The Murder of History by KK Aziz

Shocking revelations in The Murder of History

One thing which is common among all the history books, written by Pakistani authors, on Pakistan and auto biographies of those who used to be at the helms of the affairs in Pakistan is that they start and end on happy notes. Rarely a book’s preface is so full of dejection and contains a dismal outlook on the future of Pakistan. The Murder of History is one such book. K.K. Aziz laments the criminal silence of intelligentsia, civil society, establishment, government and even the parents of the millions of students who were taught a fabricated and biased version of history since the inception of this country.

While reading op-eds, books, comments on social media and listening to a conversation or debate on sensitive issues, one often gets hints of two different kinds of histories of Pakistan. One, which is taught and propagated via Pakistan Studies from class 1 to class 12 and the OTHER ONE. What is that other side of the history? Afraid of being declared a traitor, many signal in whispers. Mr. Aziz is not the one who is afraid.

With a clear and conscious mind, he pin-points the flaws in our text books. Sarcastically comparing Mehmud of Ghazni’s invasions to India with the East India Company’s capturing of Mughal Emperors Shah Alam and Bahadur Shah Zafar, he takes us to the 1857 mutiny. This mutiny of 1857 is taught as the ‘war of freedom’ in text books but Sir Syed Ahmad Khan and Mirza Asadullah Khan Ghalib, who kept themselves at distance with this mutiny, are both considered to be intellectuals of high esteem in the same text books.

From the British taking the throne of India to the separation of sub-continent and from the Quaid –e Azam taking oath as Governor General of Pakistan to Zia- ul Haq’s martial law, almost all the important occasions are taught from a biased and systematically engineered perspective. This biased perspective, which glorified the aristocrats, politicians and Princes of United Provinces (UP) and graduates of Aligarh, according to the author, was a planned and well-thought strategy of Urdu Speaking politicians and aristocrats who had greater influence on All India Muslim League. These personages from UP had been sidelining, marginalizing and ignoring the Bengali Muslims from late 1870s. From division of Bengal to Lacknow Pact, All India Muslim League, under the influence of Urdu speaking personages, ignored the Bengali Muslim’s pleas. With strong arguments, author criticizes the UP migrants to Pakistan for misusing the authority and sympathy endowed to them by luck and the people of Pakistan. They deliberately distorted history, culture and language of the original inhabitants of Sindh and Punjab. They imposed Urdu as a national language which was spoken only by 3 percent of the population. Punjabis, under the influence of Urdu Speaking intelligentsia, discouraged their native language and culture. They were forced to feel ashamed on voting for the Unionist Party which ruled Punjab for over two decades. Punjab’s support for Urdu alienated it from other provinces who thought of it as a co-conspirator in this war of power. Such tactics resulted in a confused generation who is disillusioned and disconnected from it’s past. Also separation of Bengal not only justifies this argument but also weakens the two nations theory.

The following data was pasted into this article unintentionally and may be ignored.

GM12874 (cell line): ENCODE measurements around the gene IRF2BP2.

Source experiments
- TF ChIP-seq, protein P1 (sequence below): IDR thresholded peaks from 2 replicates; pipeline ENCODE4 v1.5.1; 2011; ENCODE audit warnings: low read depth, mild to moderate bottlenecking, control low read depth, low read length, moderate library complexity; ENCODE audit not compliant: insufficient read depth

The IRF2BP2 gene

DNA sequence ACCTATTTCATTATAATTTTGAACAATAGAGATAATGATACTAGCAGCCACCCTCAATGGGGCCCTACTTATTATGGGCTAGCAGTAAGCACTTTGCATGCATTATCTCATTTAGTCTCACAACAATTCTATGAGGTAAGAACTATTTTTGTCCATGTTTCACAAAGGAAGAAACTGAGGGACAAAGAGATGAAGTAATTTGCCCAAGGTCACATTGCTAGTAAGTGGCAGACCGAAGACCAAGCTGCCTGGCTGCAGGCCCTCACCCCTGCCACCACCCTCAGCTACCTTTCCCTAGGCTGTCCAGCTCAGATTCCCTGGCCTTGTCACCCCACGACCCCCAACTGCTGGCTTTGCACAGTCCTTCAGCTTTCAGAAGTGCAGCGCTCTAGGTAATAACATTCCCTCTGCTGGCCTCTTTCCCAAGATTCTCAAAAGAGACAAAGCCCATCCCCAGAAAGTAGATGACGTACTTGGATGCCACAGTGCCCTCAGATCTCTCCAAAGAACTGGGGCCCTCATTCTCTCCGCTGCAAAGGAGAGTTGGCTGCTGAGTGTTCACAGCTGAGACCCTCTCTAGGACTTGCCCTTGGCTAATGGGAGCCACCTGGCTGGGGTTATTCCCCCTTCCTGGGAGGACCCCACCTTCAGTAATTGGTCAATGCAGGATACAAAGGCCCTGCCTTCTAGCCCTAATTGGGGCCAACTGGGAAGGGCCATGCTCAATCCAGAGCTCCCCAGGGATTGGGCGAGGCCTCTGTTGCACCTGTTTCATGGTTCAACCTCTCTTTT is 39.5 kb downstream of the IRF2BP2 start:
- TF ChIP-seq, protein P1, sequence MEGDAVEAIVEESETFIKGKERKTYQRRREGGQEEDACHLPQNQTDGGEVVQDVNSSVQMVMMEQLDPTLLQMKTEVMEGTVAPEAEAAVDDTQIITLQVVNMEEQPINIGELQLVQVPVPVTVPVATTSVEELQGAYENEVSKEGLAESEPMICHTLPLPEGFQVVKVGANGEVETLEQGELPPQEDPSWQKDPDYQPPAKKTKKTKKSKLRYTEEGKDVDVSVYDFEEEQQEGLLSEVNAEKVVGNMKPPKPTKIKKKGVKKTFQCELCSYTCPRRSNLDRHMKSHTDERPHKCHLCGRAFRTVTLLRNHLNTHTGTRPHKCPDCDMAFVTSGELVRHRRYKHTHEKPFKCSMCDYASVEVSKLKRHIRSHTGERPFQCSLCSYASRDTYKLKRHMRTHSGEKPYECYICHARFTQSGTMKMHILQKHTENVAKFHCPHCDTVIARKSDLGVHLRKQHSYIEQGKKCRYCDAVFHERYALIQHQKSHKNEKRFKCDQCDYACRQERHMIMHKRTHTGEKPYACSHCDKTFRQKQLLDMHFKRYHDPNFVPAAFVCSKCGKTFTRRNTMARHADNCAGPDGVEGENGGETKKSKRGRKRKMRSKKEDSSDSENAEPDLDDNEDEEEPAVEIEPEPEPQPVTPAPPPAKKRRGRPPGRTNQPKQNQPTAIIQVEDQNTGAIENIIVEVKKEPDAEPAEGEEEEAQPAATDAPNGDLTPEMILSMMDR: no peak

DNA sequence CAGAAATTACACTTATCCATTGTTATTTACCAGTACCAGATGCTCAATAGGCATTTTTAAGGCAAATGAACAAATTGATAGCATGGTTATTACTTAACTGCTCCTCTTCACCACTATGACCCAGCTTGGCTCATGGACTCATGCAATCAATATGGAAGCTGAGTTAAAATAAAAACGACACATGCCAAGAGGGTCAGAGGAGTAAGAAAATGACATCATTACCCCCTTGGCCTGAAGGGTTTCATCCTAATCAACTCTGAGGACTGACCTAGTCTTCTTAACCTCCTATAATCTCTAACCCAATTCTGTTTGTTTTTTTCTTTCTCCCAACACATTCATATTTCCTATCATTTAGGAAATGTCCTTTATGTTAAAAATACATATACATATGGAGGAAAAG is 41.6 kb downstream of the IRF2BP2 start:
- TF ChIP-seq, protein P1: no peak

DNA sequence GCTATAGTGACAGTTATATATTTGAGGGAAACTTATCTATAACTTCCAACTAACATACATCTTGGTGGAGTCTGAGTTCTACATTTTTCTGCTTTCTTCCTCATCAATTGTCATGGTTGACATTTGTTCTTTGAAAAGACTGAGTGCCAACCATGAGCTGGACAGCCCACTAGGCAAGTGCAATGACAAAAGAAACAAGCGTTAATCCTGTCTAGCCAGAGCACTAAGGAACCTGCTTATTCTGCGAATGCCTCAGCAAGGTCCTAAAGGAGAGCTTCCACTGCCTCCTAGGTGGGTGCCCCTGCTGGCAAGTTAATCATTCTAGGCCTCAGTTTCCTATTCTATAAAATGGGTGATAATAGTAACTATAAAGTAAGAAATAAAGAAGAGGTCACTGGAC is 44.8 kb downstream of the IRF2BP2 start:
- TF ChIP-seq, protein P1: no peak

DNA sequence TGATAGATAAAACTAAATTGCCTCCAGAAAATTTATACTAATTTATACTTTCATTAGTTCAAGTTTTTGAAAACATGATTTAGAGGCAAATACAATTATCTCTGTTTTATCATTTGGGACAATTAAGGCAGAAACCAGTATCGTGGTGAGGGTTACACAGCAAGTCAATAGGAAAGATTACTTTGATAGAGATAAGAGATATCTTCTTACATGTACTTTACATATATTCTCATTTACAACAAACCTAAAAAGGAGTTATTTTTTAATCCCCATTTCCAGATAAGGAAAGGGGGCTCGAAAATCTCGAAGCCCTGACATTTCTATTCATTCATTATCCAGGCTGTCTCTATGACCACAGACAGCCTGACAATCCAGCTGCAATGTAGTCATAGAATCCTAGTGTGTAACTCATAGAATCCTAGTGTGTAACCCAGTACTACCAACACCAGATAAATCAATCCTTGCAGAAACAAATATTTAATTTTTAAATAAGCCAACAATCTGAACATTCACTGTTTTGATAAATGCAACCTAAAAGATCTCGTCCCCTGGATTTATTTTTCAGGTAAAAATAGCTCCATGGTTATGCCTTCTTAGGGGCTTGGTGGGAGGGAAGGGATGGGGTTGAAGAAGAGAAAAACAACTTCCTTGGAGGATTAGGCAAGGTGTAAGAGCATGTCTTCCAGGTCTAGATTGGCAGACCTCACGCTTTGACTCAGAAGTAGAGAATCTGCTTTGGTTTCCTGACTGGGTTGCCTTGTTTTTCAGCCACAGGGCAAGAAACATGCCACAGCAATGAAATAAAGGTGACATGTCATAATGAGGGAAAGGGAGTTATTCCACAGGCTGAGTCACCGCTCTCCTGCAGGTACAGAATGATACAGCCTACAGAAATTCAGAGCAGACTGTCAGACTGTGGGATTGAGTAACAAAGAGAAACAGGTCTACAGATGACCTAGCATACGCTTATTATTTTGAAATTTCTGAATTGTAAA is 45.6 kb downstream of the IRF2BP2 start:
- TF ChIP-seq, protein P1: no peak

This book is a very shocking exposure to the extent to which our so-called heroes went to glorify a past which was supposed to be lamented on. Everyone interested in the real history, not the one being taught in Pakistan’s textbooks, must give this book a read!!

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